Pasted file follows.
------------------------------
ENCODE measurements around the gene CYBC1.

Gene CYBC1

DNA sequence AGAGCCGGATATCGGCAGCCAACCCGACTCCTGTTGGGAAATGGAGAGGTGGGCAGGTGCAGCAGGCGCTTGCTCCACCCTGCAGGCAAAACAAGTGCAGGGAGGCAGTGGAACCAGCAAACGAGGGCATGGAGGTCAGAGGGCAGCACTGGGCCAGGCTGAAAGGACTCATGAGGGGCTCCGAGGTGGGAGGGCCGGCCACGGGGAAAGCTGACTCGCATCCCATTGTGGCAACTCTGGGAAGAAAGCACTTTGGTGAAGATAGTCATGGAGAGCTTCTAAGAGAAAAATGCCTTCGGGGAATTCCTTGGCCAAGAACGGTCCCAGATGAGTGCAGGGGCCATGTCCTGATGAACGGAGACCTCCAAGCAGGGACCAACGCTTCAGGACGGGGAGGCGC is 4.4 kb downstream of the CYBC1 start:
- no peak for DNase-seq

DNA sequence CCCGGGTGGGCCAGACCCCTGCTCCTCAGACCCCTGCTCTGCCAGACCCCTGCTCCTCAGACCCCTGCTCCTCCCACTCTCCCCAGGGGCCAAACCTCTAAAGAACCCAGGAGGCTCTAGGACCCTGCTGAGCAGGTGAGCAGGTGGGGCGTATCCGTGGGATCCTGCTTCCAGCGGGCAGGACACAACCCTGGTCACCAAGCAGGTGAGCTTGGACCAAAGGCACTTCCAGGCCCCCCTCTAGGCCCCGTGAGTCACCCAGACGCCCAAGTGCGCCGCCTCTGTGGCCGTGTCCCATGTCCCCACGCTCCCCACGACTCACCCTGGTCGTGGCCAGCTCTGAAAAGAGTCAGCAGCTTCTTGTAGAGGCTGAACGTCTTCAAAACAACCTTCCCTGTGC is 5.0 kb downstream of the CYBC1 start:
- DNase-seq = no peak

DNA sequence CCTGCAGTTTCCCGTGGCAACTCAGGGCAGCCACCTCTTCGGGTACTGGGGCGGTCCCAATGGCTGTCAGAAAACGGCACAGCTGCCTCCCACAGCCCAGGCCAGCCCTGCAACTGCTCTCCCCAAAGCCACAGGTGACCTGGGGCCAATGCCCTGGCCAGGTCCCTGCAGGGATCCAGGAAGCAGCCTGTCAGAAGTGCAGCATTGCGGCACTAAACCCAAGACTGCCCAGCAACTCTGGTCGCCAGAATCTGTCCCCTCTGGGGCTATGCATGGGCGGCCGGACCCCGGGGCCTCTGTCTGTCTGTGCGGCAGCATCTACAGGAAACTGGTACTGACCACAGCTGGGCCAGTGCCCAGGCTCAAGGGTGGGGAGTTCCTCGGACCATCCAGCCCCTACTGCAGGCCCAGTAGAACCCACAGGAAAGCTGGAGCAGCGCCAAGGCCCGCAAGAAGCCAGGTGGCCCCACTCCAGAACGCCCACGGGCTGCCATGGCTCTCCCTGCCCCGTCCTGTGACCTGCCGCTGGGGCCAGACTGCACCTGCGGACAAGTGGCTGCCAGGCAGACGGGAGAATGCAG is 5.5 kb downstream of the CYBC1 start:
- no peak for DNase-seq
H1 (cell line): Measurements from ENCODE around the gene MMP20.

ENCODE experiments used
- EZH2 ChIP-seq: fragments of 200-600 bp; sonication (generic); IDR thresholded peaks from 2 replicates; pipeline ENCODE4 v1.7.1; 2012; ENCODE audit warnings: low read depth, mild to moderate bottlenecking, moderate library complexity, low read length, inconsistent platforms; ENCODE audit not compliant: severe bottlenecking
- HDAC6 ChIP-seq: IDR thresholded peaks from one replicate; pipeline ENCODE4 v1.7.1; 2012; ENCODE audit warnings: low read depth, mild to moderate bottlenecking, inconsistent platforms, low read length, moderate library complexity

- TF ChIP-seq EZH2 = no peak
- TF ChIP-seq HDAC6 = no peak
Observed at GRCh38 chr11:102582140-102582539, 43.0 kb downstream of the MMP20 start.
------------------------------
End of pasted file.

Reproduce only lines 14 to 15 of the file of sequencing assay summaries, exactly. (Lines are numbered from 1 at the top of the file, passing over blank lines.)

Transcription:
- TF ChIP-seq HDAC6 = no peak
Observed at GRCh38 chr11:102582140-102582539, 43.0 kb downstream of the MMP20 start.